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Developers need to guard against risk of housing oversupply
Bangkok Post, February 16, 2010

Dr. Sopon Pornchokchai
President, Thai Appraisal Foundation

The housing market slowed a bit in 2009 but will require some scrutiny in the months ahead to prevent an oversupply. Agency for Real Estate Affairs, the largest real estate information and valuation centre in Thailand, just released a survey on its outlook for the housing market for the Bangkok Metropolitan Region.

At the end of 2009, there were 1,183 housing projects for sale in Bangkok, and of those 843 had more than 20 units available per project. These were considered active projects. In this Asean region, Bangkok had the largest number of projects for sale.

Last year 283 residential projects were launched, a drop from 331 in 2008 and 375 in 2007. There were 57,604 units launched, a 15% dip from 2008. However, the total value of projects launched in 2009 was the same as in 2008.

The average offered prices of units launched increased from 2.289 million baht in 2007 to 2.718 million in 2008 and 3.177 million baht last year. This suggests that lower-priced units were offered less frequently and there might have been some shrinkage of affordability among lower and middle-income households in Bangkok.

Comparing publicly listed companies on the Stock Exchange of Thailand to private companies, the 30 listed companies accounted for 55% of the value of developments and 56% of the number of units launched in 2009. The prominence of listed companies reflects the fact that privately held developers opted to wait until there was less risk for investment.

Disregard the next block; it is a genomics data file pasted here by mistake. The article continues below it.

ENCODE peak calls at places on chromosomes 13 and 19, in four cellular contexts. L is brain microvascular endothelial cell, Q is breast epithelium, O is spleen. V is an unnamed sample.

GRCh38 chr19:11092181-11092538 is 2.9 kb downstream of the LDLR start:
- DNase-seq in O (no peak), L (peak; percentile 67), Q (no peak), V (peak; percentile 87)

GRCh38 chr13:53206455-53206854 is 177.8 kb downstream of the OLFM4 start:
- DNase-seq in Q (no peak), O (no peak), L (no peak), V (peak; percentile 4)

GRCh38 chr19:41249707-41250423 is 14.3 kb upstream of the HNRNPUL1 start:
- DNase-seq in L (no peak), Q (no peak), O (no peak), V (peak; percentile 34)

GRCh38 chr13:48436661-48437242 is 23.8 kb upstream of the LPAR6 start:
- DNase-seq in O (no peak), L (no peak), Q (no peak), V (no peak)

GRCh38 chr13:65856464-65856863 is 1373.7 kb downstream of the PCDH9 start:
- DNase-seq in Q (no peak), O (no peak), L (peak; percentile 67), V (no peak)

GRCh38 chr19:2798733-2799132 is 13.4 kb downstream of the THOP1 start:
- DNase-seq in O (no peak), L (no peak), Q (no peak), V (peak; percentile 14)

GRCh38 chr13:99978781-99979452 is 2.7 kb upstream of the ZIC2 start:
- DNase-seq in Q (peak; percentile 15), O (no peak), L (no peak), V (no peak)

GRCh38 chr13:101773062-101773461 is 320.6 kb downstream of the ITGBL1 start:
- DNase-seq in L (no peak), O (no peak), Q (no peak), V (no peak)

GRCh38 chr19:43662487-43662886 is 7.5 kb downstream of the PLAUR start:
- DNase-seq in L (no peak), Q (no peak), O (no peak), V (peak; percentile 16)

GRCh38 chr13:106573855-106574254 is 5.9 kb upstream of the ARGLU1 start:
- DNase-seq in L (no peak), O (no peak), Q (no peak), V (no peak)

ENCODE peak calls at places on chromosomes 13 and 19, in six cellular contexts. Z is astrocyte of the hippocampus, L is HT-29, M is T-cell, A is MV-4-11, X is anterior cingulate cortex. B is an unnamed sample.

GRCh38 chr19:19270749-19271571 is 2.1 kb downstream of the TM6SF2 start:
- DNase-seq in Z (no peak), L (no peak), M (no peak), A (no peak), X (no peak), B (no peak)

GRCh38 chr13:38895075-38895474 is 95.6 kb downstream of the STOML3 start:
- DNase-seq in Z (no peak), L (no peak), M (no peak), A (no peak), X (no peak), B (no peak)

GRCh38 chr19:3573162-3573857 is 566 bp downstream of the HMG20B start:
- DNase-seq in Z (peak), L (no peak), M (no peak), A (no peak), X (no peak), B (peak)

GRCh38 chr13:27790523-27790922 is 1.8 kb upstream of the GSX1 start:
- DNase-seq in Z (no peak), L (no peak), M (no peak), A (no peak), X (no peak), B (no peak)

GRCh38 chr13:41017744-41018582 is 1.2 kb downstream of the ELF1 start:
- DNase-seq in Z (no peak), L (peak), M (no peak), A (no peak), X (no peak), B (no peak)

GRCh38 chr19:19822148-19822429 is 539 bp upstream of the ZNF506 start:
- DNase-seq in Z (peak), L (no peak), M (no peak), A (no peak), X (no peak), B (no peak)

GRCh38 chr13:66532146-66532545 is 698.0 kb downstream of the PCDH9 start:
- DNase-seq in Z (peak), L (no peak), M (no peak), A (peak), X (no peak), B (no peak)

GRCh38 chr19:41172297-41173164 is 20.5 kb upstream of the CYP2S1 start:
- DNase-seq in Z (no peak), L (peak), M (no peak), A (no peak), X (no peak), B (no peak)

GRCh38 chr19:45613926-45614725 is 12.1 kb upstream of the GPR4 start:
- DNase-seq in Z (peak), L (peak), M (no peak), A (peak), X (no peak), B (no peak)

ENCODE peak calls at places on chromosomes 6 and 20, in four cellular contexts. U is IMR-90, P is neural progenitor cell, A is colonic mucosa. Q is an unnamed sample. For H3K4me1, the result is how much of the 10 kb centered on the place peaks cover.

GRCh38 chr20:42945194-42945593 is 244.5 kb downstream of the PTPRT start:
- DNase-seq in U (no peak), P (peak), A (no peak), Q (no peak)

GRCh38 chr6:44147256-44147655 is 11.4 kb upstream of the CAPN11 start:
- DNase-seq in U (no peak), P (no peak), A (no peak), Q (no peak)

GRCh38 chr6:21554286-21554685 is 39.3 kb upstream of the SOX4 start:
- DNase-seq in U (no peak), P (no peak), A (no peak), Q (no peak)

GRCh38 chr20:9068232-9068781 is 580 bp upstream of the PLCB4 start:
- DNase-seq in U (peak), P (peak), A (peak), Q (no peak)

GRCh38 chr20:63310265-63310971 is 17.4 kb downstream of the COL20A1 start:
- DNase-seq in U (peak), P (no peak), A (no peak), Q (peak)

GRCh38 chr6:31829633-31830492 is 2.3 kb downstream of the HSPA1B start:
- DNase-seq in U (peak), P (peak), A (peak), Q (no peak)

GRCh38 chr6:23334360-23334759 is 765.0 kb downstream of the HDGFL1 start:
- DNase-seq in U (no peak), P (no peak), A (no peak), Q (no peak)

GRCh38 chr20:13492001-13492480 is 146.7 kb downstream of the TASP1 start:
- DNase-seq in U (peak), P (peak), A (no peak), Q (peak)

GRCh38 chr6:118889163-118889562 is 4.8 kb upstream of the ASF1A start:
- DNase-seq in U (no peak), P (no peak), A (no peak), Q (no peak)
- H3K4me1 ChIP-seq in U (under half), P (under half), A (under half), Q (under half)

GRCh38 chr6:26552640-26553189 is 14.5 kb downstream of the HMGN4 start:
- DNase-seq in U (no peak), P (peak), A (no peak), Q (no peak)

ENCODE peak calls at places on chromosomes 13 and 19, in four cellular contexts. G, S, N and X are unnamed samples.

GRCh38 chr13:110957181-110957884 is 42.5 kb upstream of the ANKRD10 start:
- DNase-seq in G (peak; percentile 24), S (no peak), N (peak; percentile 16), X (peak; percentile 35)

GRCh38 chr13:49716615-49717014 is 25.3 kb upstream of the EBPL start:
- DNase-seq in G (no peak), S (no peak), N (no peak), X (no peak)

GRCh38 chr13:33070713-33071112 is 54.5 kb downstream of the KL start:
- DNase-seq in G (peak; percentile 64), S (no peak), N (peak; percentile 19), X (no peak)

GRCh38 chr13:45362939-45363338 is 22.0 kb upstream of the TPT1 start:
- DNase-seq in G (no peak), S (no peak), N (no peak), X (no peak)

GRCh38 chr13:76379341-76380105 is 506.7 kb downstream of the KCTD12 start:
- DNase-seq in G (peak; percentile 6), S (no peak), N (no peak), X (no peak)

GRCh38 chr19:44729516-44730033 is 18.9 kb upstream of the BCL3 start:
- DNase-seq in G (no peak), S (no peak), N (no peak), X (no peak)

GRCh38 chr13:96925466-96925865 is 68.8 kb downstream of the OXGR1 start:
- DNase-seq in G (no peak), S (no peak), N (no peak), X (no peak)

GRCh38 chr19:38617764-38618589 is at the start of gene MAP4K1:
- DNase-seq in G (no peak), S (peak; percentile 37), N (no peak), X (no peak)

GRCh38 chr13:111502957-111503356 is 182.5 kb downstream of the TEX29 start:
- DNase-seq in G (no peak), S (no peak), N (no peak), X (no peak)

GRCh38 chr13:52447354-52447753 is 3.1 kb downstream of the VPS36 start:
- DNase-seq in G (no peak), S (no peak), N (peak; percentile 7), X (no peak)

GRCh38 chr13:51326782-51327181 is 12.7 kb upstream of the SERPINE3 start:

Pruksa Real Estate, the largest real estate company in Thailand, launched 40 projects with 9,471 units worth 17.412 billion baht in 2009, representing 16.4% of the total units and 9.5% of the total value of developments. Other major developers were Asian Property Development (14.039 billion baht), Sansiri (13.887 billion) and Land & Houses (13.351 billion).

The total of existing and newly launched units booked by buyers in 2009 was 59,085. This implies efficient liquidity in the market because it was more than the number of units launched. However, 109,331 units remain to be sold in 2010, 2.5% of the total existing housing stock in Bangkok. During the 1997-99 crisis, this proportion increased to 5%, a more worrisome figure.

A warning sign is apparent as well. The year 2009 was the first since 2003 that the number of units launched, 57,604, was smaller than the number of housing units completely built, which totalled 65,282. These were units offered by developers and excluded individually self-built units. This is a sign of oversupply. In 2010, cheap housing units costing less than 1.2 million baht are being encouraged with a tax deduction from the Board of Investment. This will also accelerate supply.

The survey shows detached houses worth 1-3 million baht are still popular with middle-income residents. Lower-priced townhouses are also popular, as are condominium units worth 3-5 million baht located near mass transit.

Dr Sopon Pornchokchai is the president of the Agency for Real Estate Affairs, the country's largest real estate information and valuation centre. Contact sopon@area.co.th.

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